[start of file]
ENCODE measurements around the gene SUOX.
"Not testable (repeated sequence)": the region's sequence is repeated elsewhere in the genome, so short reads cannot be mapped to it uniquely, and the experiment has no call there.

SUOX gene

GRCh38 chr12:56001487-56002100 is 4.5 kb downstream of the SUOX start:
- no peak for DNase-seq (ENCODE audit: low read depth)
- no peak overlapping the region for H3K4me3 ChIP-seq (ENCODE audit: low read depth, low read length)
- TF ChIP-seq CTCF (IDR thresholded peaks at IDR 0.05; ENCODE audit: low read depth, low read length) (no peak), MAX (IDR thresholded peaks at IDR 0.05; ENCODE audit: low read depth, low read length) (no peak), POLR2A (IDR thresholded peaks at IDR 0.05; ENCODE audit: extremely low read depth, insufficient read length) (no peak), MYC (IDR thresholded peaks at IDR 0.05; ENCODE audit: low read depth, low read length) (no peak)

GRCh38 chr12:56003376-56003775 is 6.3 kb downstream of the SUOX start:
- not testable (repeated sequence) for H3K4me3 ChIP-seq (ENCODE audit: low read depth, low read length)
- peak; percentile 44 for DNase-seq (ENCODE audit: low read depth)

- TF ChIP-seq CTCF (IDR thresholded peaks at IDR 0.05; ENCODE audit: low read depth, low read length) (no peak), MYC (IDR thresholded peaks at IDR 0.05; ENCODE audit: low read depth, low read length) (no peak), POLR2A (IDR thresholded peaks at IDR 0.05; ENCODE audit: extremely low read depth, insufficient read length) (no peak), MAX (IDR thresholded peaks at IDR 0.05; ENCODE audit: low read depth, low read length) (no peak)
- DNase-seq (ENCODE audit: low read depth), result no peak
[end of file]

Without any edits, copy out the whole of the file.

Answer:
ENCODE measurements around the gene SUOX.
"Not testable (repeated sequence)": the region's sequence is repeated elsewhere in the genome, so short reads cannot be mapped to it uniquely, and the experiment has no call there.

SUOX gene

GRCh38 chr12:56001487-56002100 is 4.5 kb downstream of the SUOX start:
- no peak for DNase-seq (ENCODE audit: low read depth)
- no peak overlapping the region for H3K4me3 ChIP-seq (ENCODE audit: low read depth, low read length)
- TF ChIP-seq CTCF (IDR thresholded peaks at IDR 0.05; ENCODE audit: low read depth, low read length) (no peak), MAX (IDR thresholded peaks at IDR 0.05; ENCODE audit: low read depth, low read length) (no peak), POLR2A (IDR thresholded peaks at IDR 0.05; ENCODE audit: extremely low read depth, insufficient read length) (no peak), MYC (IDR thresholded peaks at IDR 0.05; ENCODE audit: low read depth, low read length) (no peak)

GRCh38 chr12:56003376-56003775 is 6.3 kb downstream of the SUOX start:
- not testable (repeated sequence) for H3K4me3 ChIP-seq (ENCODE audit: low read depth, low read length)
- peak; percentile 44 for DNase-seq (ENCODE audit: low read depth)

- TF ChIP-seq CTCF (IDR thresholded peaks at IDR 0.05; ENCODE audit: low read depth, low read length) (no peak), MYC (IDR thresholded peaks at IDR 0.05; ENCODE audit: low read depth, low read length) (no peak), POLR2A (IDR thresholded peaks at IDR 0.05; ENCODE audit: extremely low read depth, insufficient read length) (no peak), MAX (IDR thresholded peaks at IDR 0.05; ENCODE audit: low read depth, low read length) (no peak)
- DNase-seq (ENCODE audit: low read depth), result no peak